Wilson, Ellis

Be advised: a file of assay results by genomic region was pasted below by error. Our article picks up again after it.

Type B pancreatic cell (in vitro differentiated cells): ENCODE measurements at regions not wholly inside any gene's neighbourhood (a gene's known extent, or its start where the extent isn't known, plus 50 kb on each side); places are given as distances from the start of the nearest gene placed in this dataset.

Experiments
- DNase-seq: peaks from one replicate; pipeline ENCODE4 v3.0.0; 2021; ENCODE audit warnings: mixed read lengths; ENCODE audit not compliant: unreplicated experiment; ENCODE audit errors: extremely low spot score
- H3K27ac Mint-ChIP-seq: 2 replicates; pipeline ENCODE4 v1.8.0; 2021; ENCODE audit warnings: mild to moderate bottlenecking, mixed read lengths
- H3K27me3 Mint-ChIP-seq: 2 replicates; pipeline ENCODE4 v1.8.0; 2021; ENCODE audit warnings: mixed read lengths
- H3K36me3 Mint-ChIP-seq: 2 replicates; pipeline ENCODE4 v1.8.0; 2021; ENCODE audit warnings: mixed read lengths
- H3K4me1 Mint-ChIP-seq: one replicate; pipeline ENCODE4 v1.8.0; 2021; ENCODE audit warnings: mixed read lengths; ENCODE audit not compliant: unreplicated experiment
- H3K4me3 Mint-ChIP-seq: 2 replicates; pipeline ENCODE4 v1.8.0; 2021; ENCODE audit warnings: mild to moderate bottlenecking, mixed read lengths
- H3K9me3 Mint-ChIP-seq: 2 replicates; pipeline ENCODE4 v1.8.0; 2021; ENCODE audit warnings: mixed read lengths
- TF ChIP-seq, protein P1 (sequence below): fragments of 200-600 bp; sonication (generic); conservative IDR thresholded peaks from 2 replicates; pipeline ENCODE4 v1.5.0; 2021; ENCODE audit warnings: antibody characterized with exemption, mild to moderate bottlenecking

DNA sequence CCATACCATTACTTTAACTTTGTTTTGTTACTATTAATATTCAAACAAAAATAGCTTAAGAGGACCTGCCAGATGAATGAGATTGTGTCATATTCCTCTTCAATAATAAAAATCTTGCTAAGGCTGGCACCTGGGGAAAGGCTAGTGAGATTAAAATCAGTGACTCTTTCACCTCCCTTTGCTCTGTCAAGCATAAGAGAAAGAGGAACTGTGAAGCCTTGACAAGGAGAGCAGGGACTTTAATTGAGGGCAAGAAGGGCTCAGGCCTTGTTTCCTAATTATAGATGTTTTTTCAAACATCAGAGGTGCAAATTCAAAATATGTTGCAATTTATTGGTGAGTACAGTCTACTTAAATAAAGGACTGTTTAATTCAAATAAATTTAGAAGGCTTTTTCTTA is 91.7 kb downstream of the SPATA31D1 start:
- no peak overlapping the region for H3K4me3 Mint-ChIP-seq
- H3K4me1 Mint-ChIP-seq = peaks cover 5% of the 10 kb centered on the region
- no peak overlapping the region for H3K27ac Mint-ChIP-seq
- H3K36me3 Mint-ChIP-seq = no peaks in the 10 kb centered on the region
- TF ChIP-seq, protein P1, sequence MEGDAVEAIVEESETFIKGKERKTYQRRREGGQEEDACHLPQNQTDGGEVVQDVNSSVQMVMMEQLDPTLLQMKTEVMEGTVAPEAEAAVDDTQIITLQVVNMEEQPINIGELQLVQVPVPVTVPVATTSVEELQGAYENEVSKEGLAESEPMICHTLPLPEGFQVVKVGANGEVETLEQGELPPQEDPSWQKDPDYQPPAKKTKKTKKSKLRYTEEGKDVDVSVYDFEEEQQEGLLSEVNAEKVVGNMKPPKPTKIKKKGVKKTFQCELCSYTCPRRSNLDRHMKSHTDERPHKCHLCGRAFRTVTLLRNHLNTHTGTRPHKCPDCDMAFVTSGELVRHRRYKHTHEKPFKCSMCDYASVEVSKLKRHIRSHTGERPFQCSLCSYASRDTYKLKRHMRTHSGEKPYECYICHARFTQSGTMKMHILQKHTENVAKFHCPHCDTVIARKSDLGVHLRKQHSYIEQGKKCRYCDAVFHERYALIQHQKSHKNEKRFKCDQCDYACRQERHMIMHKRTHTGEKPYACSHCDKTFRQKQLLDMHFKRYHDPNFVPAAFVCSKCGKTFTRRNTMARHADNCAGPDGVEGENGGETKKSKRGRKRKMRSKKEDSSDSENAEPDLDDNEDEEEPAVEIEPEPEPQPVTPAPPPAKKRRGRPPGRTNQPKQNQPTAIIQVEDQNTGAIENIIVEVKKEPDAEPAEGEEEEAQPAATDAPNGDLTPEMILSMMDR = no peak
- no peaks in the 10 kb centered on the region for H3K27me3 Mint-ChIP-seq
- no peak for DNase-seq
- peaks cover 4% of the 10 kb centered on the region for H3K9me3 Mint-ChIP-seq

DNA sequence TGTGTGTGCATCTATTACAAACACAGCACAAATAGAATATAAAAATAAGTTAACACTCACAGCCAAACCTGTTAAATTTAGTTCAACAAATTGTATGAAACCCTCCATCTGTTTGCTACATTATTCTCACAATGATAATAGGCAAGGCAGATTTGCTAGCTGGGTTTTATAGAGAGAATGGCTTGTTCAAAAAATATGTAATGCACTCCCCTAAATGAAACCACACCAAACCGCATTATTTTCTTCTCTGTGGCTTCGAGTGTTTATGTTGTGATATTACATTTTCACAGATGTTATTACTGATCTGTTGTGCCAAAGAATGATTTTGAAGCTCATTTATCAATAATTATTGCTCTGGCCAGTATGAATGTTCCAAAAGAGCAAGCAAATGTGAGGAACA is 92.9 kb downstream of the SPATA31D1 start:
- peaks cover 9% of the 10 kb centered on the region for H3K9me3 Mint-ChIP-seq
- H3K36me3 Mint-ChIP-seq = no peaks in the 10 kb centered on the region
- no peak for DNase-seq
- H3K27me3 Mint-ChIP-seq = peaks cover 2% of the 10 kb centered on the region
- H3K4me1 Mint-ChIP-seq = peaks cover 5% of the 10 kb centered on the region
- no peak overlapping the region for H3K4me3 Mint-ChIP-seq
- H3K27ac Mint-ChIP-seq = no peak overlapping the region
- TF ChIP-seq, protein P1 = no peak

Ellis Wilson, born in Mayfield, Kentucky on April 20, 1899, and passing away in Manhattan, NY on January 2, 1977, was a painter known for blending Expressionism with Contemporary Realism. Initially limited to agricultural and educational studies at the Kentucky Normal and Industrial Institute, he moved to Chicago at 19 to pursue art at the School of the Art Institute. During the Harlem Renaissance, he relocated to New York joining the Harlem Artists Guild and contributing to the Works Progress Administration Federal Art Project from 1935 to 1940. In 1944, he was awarded a Guggenheim Fellowship, facilitating travels across the Southern U.S., and regular trips to Haiti from 1952 onward impacting his artistic vision. Wilson’s works were showcased in numerous national exhibitions, including “The Negro Artist Comes of Age” at the Albany Institute of Art and History in 1945, a solo exhibition at the J.B. Speed Art Museum in Louisville in 1948, and the Terry Art Exhibition in Miami in 1952. In his final years, Wilson experienced financial hardship and passed away at the Cornish Arms Home for Adults, laid to rest in a pauper’s grave.




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